• recycle our paper, regular trash and even compost(!) right in our apartment complex – they had bins for all three!
  • recycle our glass into white, clear, green, blue, brown right down the street
  • never buy cans (like soda) because they had an extra tax
  • use plastic, re-useable carrying containers to bring home our heavy duty 1L water bottles (yum! fizzy water!) which we could “rent” for 2 euros and then return. The heavy duty bottles were then rigorously washed by the company and re-used.
  • air-dry all of our clothes since we didn’t own a dryer
  • used our own collection of sturdy bags to pack our groceries. Grocery stores charge you for bags in Germany so everyone brings their own.

None of this made us special in Europe, actually, all of these things are totally common practice and definitely expected. In fact, there are fines for people who don’t comply. However, here in Malaysia, I am very sad to report that I haven’t yet figured out how to recycle anything. Anything. It is shockingly easy to start throwing away cans and newspapers in with the trash if that’s all you have. I haven’t used a re-usable grocery bag in 2 years, because they pack your groceries for you in plastic bags. I know I need to make more of an effort myself, but I think there is definitely something to be said for institutionalizing practices at a governmental level.

For example, I just found out today that plastic bags are now banned in San Francisco. Now, this is the kind of thing that needs to start happening all around the world! If we are forced to be environmentally friendly, it might be tough at the beginning, but it will become a routine, just like it was for us in Germany.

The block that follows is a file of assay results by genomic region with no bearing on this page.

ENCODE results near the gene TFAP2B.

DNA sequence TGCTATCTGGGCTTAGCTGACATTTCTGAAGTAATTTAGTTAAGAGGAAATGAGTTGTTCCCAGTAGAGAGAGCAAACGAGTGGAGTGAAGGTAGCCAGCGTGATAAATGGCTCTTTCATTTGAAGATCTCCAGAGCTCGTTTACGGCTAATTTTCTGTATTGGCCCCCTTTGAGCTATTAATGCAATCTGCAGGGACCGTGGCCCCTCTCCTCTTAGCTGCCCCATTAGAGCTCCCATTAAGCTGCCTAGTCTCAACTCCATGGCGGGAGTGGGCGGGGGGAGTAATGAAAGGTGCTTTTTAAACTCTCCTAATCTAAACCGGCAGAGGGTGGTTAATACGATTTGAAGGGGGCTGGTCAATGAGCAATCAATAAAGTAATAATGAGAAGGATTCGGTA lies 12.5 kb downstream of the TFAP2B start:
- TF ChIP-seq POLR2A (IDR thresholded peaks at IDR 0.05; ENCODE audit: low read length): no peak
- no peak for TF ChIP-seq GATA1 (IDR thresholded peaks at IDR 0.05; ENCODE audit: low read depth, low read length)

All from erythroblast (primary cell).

What do you do to help the environment? I need some inspiration!

Image from: http://ec.europa.eu/environment/waste/images/landfill1.jpg

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Brushes with the law

To prepare for our move to Thailand, I need to apply for a Criminal Clearance Record. We were advised to do this as soon as possible, either in our current home or our country of origin. Given my lack of understanding of all things beaurocratic here in Malaysia (basically everything requires a chop (stamp), the costs of which vary by some unknown law), I’m opting to apply for mine from the State of Connecticut, which is officially a Letter of Good Conduct. Fancy. Now, obviously I expect all of this go quite smoothly, although I have had one very, very slight brush with the law.

The year after I graduated university, and was working as a Property Manager in Farmington, CT, I accidentally (and very gently, I might add) rear-ended the car in front of me at the stop sign just outside my old (and absolutely beautiful apartment) in Manchester. The guy in front of me had completely stopped, and then started to drive away, so I took my foot off the brake (I did not step on the gas). At the same time, he slammed on his brake and I bumped him. In the US if you rear-end someone it’s your fault, no matter how it happened so I freaked out a little bit.